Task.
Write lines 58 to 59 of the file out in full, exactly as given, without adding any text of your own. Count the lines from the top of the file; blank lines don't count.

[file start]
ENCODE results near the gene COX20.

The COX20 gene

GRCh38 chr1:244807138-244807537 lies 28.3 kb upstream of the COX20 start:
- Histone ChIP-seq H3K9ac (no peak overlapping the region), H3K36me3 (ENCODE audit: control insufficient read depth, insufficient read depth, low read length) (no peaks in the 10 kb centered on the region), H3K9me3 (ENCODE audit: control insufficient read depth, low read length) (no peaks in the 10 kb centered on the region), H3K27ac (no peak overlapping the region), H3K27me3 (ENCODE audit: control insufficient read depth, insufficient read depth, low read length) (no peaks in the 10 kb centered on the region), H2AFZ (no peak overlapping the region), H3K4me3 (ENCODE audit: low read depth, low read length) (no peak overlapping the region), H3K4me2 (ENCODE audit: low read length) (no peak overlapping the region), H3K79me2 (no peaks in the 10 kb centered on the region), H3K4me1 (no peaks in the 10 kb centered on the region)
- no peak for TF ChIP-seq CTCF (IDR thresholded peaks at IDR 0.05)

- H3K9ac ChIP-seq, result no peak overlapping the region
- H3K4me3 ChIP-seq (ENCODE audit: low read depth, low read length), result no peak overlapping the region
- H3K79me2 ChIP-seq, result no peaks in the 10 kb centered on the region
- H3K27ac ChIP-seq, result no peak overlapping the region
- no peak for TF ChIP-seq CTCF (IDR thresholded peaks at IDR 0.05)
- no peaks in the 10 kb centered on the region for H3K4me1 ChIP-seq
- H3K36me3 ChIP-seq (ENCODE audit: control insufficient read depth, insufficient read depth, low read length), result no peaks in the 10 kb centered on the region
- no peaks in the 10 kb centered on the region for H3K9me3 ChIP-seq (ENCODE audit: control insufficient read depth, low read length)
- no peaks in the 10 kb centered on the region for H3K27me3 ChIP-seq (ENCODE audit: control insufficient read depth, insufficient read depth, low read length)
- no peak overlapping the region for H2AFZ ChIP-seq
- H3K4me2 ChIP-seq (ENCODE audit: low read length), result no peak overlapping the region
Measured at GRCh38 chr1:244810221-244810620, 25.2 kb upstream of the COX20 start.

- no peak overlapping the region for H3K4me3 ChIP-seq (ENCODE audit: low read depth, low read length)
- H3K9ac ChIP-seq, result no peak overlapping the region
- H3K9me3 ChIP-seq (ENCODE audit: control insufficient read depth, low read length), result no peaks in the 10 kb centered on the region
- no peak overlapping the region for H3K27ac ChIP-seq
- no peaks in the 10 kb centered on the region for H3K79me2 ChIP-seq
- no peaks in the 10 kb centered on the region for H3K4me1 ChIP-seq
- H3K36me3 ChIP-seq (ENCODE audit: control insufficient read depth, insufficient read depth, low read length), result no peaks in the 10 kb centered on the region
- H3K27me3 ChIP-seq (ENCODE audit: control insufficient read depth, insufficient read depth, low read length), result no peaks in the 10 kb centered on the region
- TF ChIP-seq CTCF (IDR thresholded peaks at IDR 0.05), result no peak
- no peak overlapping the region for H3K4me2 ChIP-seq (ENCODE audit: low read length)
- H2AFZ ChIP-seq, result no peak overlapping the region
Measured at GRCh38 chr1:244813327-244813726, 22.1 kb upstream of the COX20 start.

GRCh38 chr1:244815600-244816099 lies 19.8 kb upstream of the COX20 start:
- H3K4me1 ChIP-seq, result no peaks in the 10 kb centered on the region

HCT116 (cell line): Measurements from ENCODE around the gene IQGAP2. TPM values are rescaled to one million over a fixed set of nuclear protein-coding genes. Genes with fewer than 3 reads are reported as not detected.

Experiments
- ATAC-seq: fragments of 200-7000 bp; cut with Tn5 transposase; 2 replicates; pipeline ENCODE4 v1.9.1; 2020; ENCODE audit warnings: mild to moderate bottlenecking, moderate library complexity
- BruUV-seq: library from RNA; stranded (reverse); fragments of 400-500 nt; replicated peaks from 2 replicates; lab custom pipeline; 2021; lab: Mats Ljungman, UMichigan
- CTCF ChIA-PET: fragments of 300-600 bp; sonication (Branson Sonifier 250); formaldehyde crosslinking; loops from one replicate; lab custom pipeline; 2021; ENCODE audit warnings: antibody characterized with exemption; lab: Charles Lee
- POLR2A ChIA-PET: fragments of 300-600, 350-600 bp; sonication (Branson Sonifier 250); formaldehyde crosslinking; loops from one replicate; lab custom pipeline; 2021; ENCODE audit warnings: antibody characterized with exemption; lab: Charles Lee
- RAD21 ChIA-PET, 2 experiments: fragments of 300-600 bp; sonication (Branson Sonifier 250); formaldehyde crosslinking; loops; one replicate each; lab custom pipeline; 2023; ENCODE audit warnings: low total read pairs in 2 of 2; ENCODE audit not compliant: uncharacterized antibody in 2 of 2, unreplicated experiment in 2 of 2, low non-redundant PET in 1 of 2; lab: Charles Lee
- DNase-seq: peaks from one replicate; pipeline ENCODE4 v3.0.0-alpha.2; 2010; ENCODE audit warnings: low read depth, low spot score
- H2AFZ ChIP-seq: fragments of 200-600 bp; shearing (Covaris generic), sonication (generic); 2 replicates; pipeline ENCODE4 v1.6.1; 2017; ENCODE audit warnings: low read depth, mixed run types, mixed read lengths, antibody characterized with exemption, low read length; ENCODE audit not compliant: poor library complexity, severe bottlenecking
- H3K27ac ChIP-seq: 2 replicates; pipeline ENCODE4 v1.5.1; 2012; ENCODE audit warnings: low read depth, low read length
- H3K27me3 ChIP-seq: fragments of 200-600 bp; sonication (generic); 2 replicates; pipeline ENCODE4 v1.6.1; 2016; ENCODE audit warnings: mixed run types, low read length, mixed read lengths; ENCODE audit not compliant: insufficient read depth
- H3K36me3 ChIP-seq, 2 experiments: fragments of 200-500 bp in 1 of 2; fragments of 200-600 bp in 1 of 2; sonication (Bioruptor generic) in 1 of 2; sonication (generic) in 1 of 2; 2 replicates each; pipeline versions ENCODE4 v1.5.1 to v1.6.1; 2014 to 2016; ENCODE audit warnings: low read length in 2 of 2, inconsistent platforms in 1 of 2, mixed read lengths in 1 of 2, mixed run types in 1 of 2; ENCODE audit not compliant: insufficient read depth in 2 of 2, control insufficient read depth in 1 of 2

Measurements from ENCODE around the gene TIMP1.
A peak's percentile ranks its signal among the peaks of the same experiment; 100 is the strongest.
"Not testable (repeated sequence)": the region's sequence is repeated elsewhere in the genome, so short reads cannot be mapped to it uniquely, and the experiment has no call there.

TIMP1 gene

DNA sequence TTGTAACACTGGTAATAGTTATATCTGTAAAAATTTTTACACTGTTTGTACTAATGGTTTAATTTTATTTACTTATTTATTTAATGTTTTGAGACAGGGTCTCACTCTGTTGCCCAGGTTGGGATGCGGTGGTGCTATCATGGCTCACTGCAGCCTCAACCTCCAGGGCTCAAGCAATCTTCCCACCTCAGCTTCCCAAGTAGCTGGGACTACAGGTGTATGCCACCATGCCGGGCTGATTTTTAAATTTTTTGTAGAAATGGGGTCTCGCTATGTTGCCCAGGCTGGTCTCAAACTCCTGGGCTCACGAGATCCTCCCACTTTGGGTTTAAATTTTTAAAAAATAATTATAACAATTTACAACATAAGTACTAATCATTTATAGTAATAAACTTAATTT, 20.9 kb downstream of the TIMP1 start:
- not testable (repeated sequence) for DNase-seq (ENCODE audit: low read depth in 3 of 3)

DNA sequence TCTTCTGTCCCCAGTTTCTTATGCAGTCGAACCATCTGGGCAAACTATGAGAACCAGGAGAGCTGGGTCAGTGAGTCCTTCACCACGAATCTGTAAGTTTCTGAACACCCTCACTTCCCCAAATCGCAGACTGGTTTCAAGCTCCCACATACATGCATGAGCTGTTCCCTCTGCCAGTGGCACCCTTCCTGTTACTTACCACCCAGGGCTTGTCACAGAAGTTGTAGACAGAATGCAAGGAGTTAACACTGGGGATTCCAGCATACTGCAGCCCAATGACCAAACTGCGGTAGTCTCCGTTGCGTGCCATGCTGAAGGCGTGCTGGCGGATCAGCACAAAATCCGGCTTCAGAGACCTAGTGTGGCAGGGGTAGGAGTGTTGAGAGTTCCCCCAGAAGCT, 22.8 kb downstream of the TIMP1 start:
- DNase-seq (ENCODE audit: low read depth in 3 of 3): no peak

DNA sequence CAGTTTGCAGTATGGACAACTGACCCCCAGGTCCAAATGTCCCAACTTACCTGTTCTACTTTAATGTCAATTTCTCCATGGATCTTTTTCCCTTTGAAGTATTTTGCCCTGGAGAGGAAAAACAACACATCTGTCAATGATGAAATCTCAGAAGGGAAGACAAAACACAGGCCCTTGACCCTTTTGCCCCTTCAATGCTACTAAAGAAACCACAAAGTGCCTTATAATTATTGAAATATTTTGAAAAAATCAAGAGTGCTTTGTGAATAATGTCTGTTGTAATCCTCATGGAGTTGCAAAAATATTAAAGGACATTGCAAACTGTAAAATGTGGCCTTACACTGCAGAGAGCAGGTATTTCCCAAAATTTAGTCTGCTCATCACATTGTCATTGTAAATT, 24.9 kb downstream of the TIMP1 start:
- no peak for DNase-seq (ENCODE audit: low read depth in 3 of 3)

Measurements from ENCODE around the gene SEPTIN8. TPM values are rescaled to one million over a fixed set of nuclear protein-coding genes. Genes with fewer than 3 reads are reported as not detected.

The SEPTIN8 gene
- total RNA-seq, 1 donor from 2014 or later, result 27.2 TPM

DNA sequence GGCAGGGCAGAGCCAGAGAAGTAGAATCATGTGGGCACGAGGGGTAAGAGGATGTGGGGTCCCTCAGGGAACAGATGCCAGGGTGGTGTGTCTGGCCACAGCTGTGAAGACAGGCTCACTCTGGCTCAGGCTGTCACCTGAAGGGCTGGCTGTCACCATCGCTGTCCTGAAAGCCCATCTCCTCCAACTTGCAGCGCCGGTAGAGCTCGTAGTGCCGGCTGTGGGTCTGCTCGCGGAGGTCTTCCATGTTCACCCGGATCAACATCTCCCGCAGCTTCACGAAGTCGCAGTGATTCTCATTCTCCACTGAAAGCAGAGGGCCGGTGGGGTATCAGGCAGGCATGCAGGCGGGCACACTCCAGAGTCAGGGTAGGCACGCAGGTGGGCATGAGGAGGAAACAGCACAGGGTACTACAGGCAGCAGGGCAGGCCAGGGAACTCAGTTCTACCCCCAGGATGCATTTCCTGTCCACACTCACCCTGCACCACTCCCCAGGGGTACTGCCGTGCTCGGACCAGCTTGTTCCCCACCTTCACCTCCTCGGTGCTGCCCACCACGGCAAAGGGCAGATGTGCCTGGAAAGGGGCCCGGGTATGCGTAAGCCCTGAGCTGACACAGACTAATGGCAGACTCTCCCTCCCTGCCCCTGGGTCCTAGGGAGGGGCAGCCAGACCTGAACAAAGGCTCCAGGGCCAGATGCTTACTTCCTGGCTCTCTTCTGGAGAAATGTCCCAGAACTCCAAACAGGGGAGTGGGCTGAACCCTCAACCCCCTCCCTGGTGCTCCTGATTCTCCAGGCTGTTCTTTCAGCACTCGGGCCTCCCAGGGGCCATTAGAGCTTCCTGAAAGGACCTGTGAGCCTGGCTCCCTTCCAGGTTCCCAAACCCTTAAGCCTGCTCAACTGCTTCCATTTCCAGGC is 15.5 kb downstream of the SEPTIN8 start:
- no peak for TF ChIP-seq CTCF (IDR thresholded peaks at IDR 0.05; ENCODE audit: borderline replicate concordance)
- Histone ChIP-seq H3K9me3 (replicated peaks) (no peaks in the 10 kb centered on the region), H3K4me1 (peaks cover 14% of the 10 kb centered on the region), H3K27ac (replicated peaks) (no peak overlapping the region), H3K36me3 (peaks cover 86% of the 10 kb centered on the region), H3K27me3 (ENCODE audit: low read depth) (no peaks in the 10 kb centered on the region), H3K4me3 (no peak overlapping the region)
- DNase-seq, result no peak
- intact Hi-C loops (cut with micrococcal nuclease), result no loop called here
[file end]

- no peak for TF ChIP-seq CTCF (IDR thresholded peaks at IDR 0.05; ENCODE audit: borderline replicate concordance)
- Histone ChIP-seq H3K9me3 (replicated peaks) (no peaks in the 10 kb centered on the region), H3K4me1 (peaks cover 14% of the 10 kb centered on the region), H3K27ac (replicated peaks) (no peak overlapping the region), H3K36me3 (peaks cover 86% of the 10 kb centered on the region), H3K27me3 (ENCODE audit: low read depth) (no peaks in the 10 kb centered on the region), H3K4me3 (no peak overlapping the region)